Half of those arrested in car theft network are out on bail
After a large-scale criminal investigation dubbed ‘Project Odyssey’, it looked like police were finally making headway… Until you realize 14 out of the 22 who were caught and charged in the latest batch of arrests are already out on bail.

Keean Bexte

May 29, 2024

Over half of the recently arrested members of a major crime network that steals Canadian vehicles in the GTA are out on bail.

Half of those arrested in car theft network are out on bail

After a large-scale criminal investigation dubbed ‘Project Odyssey’, it looked like police were finally making headway.

Over $33 million in stolen vehicles have been recovered in the Peel region alone over recent months, constituting 369 vehicles, along with another 114 vehicles that were recovered in Montreal.

Moreover, police now know where to look, uncovering that the network primarily operates out of Brampton, where a trucking yard holds and then delivers stolen vehicles to the Port of Montreal, where they’re then shipped to the United Arab Emirates, Oman, and other countries abroad.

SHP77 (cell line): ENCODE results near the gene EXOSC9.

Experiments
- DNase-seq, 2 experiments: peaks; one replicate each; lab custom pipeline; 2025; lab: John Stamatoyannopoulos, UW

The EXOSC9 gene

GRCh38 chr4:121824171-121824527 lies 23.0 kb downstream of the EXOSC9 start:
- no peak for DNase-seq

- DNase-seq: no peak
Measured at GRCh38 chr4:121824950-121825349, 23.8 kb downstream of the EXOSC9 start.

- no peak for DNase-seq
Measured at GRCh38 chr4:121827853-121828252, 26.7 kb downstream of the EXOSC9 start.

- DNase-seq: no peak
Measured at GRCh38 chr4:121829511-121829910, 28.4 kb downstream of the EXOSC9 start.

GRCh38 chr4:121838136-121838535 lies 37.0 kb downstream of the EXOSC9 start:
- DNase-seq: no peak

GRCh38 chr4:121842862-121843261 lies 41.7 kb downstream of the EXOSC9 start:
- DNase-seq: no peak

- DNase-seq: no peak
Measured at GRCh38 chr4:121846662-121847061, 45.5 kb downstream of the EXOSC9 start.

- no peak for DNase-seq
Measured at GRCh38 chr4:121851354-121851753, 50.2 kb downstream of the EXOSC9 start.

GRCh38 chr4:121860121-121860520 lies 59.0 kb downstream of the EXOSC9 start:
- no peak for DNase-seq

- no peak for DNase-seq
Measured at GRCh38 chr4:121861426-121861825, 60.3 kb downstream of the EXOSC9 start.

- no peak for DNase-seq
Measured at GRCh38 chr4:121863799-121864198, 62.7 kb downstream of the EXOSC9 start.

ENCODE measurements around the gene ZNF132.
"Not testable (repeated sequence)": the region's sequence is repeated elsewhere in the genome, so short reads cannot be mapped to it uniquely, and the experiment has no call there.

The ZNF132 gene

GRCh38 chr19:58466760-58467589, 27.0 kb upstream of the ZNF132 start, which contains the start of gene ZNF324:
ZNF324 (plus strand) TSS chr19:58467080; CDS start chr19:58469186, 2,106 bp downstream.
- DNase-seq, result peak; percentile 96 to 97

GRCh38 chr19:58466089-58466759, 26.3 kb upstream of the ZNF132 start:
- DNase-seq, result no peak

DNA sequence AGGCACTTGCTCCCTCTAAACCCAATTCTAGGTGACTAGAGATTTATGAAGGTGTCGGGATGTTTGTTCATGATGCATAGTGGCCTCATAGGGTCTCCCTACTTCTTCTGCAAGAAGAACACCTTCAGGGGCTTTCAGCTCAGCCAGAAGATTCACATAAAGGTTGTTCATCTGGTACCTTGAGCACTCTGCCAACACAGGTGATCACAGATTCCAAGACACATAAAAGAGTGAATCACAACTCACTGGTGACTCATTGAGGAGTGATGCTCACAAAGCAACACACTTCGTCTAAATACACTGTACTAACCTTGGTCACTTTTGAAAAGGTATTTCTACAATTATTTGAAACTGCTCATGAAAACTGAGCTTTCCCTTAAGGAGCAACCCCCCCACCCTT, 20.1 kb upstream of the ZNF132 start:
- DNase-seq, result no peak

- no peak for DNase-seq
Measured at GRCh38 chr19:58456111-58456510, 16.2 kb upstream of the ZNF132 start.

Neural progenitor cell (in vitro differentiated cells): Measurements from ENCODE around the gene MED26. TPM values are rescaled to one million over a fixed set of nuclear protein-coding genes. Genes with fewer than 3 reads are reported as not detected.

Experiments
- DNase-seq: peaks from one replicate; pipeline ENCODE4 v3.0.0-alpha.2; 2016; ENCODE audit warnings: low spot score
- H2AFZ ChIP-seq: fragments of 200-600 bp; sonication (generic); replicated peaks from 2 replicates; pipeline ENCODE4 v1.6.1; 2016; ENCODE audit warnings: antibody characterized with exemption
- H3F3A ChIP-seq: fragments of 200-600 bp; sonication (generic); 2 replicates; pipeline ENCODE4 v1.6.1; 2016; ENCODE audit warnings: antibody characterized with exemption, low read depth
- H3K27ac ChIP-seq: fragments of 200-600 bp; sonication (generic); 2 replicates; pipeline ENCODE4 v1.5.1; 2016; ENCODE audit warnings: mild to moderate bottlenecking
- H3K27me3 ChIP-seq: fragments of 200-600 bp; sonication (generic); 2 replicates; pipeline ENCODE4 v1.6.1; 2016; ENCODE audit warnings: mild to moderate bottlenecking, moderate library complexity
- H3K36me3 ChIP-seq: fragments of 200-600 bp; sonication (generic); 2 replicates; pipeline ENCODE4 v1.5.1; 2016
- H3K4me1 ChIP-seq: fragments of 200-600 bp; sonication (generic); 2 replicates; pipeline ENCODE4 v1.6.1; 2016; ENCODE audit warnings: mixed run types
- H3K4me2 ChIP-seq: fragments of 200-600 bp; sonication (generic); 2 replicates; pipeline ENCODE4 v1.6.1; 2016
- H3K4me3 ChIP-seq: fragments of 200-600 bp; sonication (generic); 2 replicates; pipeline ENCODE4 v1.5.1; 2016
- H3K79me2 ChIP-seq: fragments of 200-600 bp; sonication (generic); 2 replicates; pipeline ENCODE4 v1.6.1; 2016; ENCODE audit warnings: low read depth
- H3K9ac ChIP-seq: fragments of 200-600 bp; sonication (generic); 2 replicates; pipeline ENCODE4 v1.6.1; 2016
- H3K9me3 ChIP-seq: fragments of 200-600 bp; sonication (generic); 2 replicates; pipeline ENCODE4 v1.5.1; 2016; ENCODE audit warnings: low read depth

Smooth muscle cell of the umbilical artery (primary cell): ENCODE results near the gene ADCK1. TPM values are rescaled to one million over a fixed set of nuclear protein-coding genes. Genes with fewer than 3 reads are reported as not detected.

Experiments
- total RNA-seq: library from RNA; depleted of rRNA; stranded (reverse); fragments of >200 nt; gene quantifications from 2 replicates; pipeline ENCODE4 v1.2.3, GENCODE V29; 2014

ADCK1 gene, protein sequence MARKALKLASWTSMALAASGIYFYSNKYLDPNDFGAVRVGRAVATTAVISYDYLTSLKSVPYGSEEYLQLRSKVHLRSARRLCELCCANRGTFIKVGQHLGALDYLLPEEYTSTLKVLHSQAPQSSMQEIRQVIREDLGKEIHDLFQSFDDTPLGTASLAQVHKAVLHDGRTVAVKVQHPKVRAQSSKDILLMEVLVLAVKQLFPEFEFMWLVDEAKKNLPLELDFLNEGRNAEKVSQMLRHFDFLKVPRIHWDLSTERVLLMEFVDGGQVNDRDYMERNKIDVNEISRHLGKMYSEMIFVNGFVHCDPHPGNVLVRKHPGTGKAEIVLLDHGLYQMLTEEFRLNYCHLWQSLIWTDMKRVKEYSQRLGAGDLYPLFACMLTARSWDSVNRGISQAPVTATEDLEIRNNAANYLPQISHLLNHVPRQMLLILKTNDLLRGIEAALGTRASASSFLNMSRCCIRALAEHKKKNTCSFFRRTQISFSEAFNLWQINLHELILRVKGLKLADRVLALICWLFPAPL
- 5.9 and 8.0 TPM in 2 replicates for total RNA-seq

As part of the most recent batch, 26 men were arrested, 322 charges were laid, and 10 warrants were issued.

And that’s only the most recent achievements. Over the last 18 months, Peel Police Chief Nishan Duraiappah says his department has managed to arrest nearly 200 individuals, issue approximately 1,600 auto theft-related offence charges, and recover close to $100 million in stolen vehicles.”

It’s a great start to a pervasive problem that’s been plaguing residents in Southern Ontario.

… Until you realize 14 out of the 22 who were caught and charged in the latest batch are already out on bail, with 8 of them having committed crimes again.

Police, unsurprisingly, aren’t too happy about this.

“We see repeated individuals continue to victimize our community. Fourteen of the twenty-six arrested, that’s over half of them, were already on a form of release or bail for auto theft-related offences.” reported Duraiappah.

“People are maximizing on the low risk, high reward criminal activity.”

In other words, police are doing their jobs, but the courts aren’t.

Brampton Mayor Patrick Brown echoed this sentiment, saying, “Eight of the individuals charged have already been released. That is not acceptable. We can’t have a criminal justice system that’s a revolving door.”

Obviously, something needs to change.

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